:42:46.:42:50.

aspects. Tel is a bit about your great-grandmother and what she had

:42:51.:42:58.

to do at the time. She was home alone and she had mobs outside so

:42:59.:43:05.

she fled with her 19 children to Pakistan in the night. She didn't

:43:06.:43:11.

know what would become of her. I realised it must have been

:43:12.:43:14.

terrifying for her to leave everything behind. She buried her

:43:15.:43:20.

jewellery in the dirt, hoping one day she would come back for it, but

:43:21.:43:26.

she never did. As anybody found the jewellery, do you know? We don't

:43:27.:43:31.

know, but somebody probably has. Was it sad to find out some of the

:43:32.:43:35.

story? I know it was probably exciting to find out what happened

:43:36.:43:40.

to a member of your family those years ago, but was a bit of it sad?

:43:41.:43:44.

It was sad to think she had to go through all that just to make a

:43:45.:43:49.

journey. But it's exciting to be able to go there and uncover her

:43:50.:43:54.

story. I'm proud to have been the first person in my family after 70

:43:55.:43:59.

years to go back to India. It's fantastic. And you were on their

:44:00.:44:02.

journey as well. Was it emotional for you to find out what had

:44:03.:44:08.

happened? It was. There was a point where we were at the house my

:44:09.:44:12.

grandmother fled from and it was quite overwhelming, the emotion. We

:44:13.:44:17.

both felt it, I think. I didn't expect to feel that connection, but

:44:18.:44:23.

it was quite special. We can look at another part from the programme.

:44:24.:44:28.

This is when you both arrived at the India and Pakistan border and you

:44:29.:44:31.

were not able to cross. You must remember it well.

:44:32.:44:36.

Sumayyah has reached the border. This is where her great-grandmother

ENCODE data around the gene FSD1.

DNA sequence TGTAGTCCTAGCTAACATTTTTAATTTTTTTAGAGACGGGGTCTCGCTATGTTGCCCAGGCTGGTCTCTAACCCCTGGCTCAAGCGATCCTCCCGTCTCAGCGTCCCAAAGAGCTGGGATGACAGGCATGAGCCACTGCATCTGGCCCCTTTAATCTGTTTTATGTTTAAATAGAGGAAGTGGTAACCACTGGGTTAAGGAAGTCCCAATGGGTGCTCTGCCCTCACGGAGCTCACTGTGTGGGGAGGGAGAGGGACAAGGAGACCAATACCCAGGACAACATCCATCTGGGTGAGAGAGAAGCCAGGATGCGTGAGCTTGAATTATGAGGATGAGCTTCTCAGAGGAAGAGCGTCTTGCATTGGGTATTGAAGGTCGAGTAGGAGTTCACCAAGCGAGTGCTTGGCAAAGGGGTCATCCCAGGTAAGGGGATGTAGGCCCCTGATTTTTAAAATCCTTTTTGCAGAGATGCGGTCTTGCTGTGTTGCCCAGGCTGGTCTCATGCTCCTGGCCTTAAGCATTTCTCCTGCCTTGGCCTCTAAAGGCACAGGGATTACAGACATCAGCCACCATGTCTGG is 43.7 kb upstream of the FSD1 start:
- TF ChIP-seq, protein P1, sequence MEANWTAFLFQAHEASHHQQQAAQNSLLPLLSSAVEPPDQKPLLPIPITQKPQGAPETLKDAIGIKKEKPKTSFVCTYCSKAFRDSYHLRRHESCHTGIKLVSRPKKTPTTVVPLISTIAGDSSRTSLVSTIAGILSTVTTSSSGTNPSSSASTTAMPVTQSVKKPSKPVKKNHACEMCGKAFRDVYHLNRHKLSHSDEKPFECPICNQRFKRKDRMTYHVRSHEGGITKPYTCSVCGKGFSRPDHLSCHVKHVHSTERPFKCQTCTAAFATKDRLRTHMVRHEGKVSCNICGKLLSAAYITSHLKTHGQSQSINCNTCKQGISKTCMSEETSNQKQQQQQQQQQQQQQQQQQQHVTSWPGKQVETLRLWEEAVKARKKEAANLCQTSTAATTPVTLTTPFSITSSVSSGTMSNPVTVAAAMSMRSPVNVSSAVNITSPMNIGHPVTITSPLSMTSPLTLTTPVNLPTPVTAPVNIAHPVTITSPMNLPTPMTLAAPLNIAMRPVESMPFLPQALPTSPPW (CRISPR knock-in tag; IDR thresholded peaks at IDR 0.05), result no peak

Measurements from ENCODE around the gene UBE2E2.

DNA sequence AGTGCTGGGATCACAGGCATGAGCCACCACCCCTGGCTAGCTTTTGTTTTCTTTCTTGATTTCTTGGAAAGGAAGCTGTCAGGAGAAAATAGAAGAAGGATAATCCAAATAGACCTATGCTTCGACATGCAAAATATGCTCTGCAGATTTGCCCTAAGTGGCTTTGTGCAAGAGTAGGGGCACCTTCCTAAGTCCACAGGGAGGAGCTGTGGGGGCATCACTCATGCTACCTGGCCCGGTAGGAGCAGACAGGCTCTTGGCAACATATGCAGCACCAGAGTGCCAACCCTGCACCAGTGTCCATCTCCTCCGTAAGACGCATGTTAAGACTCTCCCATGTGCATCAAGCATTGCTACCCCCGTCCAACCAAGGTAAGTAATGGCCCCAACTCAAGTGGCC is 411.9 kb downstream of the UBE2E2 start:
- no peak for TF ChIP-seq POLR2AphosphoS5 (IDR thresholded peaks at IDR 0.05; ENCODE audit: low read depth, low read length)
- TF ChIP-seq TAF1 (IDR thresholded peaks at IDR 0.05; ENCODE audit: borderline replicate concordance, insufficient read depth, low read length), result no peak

:44:37.:44:42.

crossed over into Pakistan. But for Sumayyah, there is a problem. The

:44:43.:44:46.

film crew she has been travelling with have not been given permission

:44:47.:44:53.

to enter Pakistan. So for Sumayyah, this ends her journey with us. It's

:44:54.:44:57.

a sign that these two countries are still very divided. STUDIO: That's

:44:58.:45:02.

where your journey had to end. What a disappointing not to be able to

:45:03.:45:07.

get across? Yeah, I was hoping we could go to Pakistan with the film

:45:08.:45:13.

crew. But because they didn't get the permission, it shows how divided

:45:14.:45:17.

these countries still are. It's very clear. What an amazing thing to be

:45:18.:45:22.

able to tell your friends about. Have your school been interested,

:45:23.:45:26.

have you been able to talk to them about it? Yes, my teacher told the

:45:27.:45:32.

whole school. A bit embarrassing, but fun nonetheless! How much did

:45:33.:45:37.

you know about partition before this? Is it something you have been

:45:38.:45:42.

talking about? It's something I've always been interested in. I have